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Review: Umbria Jazz Festival

By Mike Zwerin


PERUGIA, ITALY, 2 August 2001 - For an art form that is supposed to be either stuck, going out of style or becoming fused beyond recognition - and which we are told represents only 2% (and shrinking) of the market - there seems to be a lot of life left. At least judging from the more than 200,000 people who heard a lot of good music at the Umbria Jazz Festival last month.

The Keith Jarrett Standards Trio pulled an overflowing crowd of 4,400 fans, at an average of $75 a ticket, in the Giardini del Frontone on a Friday night. If there were such a thing as "the best," the Jarrett trio might very well be it.

That it was acclaimed by an audience of, say, 10 percent the size of a rock concert's, was already a happy surprise in relation to that infamous 2 percent. In addition they get points for sophistication. Given all the good faces cheering such good music, well, all bets were off..

Jarrett's rare combination of melody, romanticism and modernity appeals particularly to Italians. And to begin with, remember, he plays recognizable standards, no matter how abstractly. With their combination of finesse and playfulness, the empathy between him and long-time associates Gary Peacock, bass, and drummer Jack DeJohnette provokes an innocent spiritual exchange. (They really do "play" together.)

After the intermission, Jarrett announced very slowly, with great condescension: "No - flash - cam-eras. Nicht - Nein - Nyet - Non" - as though he were speaking to an assembly of dunces of who cared what nationality. This was followed by a ripple of jeering. Then he sat down at the keyboard and played such a lovely, soul- searching version of "Out Of Nowhere" that there were cheers once more. Jarrett is famous for invoking the enigma of an insensitive person playing sensitive music.

One night earlier, the Gardens had been almost as full for the piano trios of Brad Mehldau and Ahmad Jamal, which split the bill. Neither better nor worse than Jarrett - this is not Wimbledon, there is no champion - just different, they were all at the height of their art.

These three fine trios on successive evenings underlined the fact that the good old pianoforte is probably the most cutting-edge improvising instrument of the day. The clarity of the sound, loud enough to reach the back of the garden 100 meters away, was unreal. It was as though the acoustic instruments were somehow amplified without needing to be plugged in.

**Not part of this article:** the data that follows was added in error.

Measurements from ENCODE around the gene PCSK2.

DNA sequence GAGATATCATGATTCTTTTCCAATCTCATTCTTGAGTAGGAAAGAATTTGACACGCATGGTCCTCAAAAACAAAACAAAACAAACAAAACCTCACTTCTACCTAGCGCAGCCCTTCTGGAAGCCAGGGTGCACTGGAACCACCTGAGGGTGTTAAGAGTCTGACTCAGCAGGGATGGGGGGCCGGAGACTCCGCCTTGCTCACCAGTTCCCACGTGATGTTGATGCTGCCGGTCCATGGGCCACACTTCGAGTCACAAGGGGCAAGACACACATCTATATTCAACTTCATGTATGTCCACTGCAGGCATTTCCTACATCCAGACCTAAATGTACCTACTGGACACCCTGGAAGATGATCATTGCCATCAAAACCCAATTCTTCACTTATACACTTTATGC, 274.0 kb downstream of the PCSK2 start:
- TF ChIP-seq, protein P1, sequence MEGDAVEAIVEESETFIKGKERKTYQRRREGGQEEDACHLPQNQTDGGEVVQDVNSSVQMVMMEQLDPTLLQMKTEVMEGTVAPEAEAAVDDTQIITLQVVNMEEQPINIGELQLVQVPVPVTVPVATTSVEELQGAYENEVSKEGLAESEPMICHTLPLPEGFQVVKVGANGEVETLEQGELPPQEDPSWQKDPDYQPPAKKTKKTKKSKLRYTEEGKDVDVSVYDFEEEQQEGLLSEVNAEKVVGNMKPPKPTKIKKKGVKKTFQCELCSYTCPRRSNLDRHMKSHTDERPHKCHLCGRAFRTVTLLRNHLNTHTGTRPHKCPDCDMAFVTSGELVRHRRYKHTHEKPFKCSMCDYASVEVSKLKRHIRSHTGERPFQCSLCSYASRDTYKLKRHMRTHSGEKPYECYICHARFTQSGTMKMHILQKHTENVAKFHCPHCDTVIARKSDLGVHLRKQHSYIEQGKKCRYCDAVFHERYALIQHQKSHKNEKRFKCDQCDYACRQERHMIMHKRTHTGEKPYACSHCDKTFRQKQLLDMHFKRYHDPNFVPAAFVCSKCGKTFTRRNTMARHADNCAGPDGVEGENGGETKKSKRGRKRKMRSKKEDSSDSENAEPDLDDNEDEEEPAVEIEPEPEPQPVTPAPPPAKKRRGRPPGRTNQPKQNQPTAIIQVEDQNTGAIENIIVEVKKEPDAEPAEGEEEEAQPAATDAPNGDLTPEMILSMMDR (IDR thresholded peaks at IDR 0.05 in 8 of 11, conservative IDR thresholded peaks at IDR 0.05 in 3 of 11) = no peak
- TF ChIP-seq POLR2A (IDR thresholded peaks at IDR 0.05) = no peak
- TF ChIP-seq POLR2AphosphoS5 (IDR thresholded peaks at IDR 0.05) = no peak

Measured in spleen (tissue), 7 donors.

It is always a surprise to be reminded how local most "international" jazz festivals are. The musicians may be multicultural, but the public tends to hail from only as far away as the nearest big city. South of the Alps and thus off main-stem touring circuits, Perugia is more local than most. This magical Renaissance city two hours north of Rome in the hills of Umbria is not a major population center. The Festival pretty much takes over the place for ten days, though it is at the same time a university town. For such a sophisticated mix, very few in the passing parade were bilingual. Neither English nor French would get you through the day. One wonders about the quality of Italian foreign- language teaching.

But jazz teaching appears to be flourishing - or in any case the genes are. Italy is currently producing some of the most interesting players in Europe. Here, they were the pianists Enrico Pieranunzi and Stefano Bollani, the saxophonist Stefano di Battista and, most of all, the trumpet duo of Paolo Fresu and Enrico Rava, who was awarded the prestigious Danish Jazzpar Prize for 2002.

Something of a folk hero, Chet Baker lived in Italy and learned to speak the language while serving time in prison in Lucca for drugs, and you can sense his funky spirit hovering over many Italian trumpeters.

In the afternoons, there was an "Australian stage" in the recently restored Oratorio Santa Cecilia . Coming from a faraway country with a small, mostly white, population, their authenticity was impressive. Particularly alto-saxophonist Bernie McGann. On the surface it might seem that McGann is derivative of Ornette Coleman, although he is pure and deep enough to have played something like that anyway.

Disappointments included Gato ("Last Tango in Paris") Barbieri, who did not go out of his way to say anything of interest. The quartet of the star guitarist John Scofield plays mostly for dancing on the U.S. jam band circuit these days, and it was not interesting enough for such an enlightened public sitting down and listening too hard for Scofield's own good.

Outdoors, free of charge all day long, there were marching bands in the streets and blues, rock, gospel and choir groups on the squares.

A weeklong series of midnight concerts by the exciting Gil Evans memorial big band was directed by the composer's son Miles in the historic Teatro Pavone and featured such major soloists as Bob Berg, Gil Goldstein, Lew Soloff and Hiram Bullock.

The ensemble went out of its way to risk chaos nightly, true to Evans's conviction that "insecurity is the fountain of youth."



Mike Zwerin has been jazz and rock critic for the International Herald Tribune for the last twenty years. He was also the European correspondent for The Village Voice. Mike Zwerin is the author of several books on jazz and the jazz editor of Culturekiosque.


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